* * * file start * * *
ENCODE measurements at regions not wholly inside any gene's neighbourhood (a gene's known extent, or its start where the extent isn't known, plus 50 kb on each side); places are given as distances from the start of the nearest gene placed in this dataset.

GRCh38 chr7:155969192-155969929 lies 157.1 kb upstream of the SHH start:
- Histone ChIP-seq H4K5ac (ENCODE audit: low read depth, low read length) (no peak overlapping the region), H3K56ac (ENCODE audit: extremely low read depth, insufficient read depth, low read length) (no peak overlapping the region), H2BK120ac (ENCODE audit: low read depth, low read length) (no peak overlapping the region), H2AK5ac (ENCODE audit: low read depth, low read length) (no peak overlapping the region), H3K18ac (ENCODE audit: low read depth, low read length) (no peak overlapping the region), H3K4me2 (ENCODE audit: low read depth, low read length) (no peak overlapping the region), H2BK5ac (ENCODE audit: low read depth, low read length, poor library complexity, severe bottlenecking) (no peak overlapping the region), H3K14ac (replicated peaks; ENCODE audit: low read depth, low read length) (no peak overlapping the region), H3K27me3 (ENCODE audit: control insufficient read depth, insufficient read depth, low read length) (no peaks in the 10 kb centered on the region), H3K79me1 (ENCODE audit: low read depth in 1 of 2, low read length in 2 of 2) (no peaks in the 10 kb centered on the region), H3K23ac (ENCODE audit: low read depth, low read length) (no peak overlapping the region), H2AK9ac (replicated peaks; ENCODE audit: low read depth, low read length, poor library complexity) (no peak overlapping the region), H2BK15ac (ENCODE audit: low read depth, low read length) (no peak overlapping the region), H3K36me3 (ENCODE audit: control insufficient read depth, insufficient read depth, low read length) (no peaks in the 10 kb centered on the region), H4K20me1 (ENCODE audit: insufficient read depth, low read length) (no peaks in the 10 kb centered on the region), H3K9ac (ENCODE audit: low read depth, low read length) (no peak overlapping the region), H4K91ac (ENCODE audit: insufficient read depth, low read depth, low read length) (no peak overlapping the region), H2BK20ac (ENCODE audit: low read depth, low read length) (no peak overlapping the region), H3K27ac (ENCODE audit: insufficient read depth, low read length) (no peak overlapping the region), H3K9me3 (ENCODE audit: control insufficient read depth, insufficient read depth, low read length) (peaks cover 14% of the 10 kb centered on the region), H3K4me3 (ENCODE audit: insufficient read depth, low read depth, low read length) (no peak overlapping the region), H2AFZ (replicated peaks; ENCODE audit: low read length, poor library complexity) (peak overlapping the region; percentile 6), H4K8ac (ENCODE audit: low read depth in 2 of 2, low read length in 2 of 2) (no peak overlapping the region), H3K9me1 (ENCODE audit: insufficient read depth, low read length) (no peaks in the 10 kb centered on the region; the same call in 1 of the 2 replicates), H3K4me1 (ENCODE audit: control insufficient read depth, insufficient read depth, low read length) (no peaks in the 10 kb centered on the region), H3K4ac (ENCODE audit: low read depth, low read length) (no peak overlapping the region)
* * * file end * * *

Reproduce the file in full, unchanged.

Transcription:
ENCODE measurements at regions not wholly inside any gene's neighbourhood (a gene's known extent, or its start where the extent isn't known, plus 50 kb on each side); places are given as distances from the start of the nearest gene placed in this dataset.

GRCh38 chr7:155969192-155969929 lies 157.1 kb upstream of the SHH start:
- Histone ChIP-seq H4K5ac (ENCODE audit: low read depth, low read length) (no peak overlapping the region), H3K56ac (ENCODE audit: extremely low read depth, insufficient read depth, low read length) (no peak overlapping the region), H2BK120ac (ENCODE audit: low read depth, low read length) (no peak overlapping the region), H2AK5ac (ENCODE audit: low read depth, low read length) (no peak overlapping the region), H3K18ac (ENCODE audit: low read depth, low read length) (no peak overlapping the region), H3K4me2 (ENCODE audit: low read depth, low read length) (no peak overlapping the region), H2BK5ac (ENCODE audit: low read depth, low read length, poor library complexity, severe bottlenecking) (no peak overlapping the region), H3K14ac (replicated peaks; ENCODE audit: low read depth, low read length) (no peak overlapping the region), H3K27me3 (ENCODE audit: control insufficient read depth, insufficient read depth, low read length) (no peaks in the 10 kb centered on the region), H3K79me1 (ENCODE audit: low read depth in 1 of 2, low read length in 2 of 2) (no peaks in the 10 kb centered on the region), H3K23ac (ENCODE audit: low read depth, low read length) (no peak overlapping the region), H2AK9ac (replicated peaks; ENCODE audit: low read depth, low read length, poor library complexity) (no peak overlapping the region), H2BK15ac (ENCODE audit: low read depth, low read length) (no peak overlapping the region), H3K36me3 (ENCODE audit: control insufficient read depth, insufficient read depth, low read length) (no peaks in the 10 kb centered on the region), H4K20me1 (ENCODE audit: insufficient read depth, low read length) (no peaks in the 10 kb centered on the region), H3K9ac (ENCODE audit: low read depth, low read length) (no peak overlapping the region), H4K91ac (ENCODE audit: insufficient read depth, low read depth, low read length) (no peak overlapping the region), H2BK20ac (ENCODE audit: low read depth, low read length) (no peak overlapping the region), H3K27ac (ENCODE audit: insufficient read depth, low read length) (no peak overlapping the region), H3K9me3 (ENCODE audit: control insufficient read depth, insufficient read depth, low read length) (peaks cover 14% of the 10 kb centered on the region), H3K4me3 (ENCODE audit: insufficient read depth, low read depth, low read length) (no peak overlapping the region), H2AFZ (replicated peaks; ENCODE audit: low read length, poor library complexity) (peak overlapping the region; percentile 6), H4K8ac (ENCODE audit: low read depth in 2 of 2, low read length in 2 of 2) (no peak overlapping the region), H3K9me1 (ENCODE audit: insufficient read depth, low read length) (no peaks in the 10 kb centered on the region; the same call in 1 of the 2 replicates), H3K4me1 (ENCODE audit: control insufficient read depth, insufficient read depth, low read length) (no peaks in the 10 kb centered on the region), H3K4ac (ENCODE audit: low read depth, low read length) (no peak overlapping the region)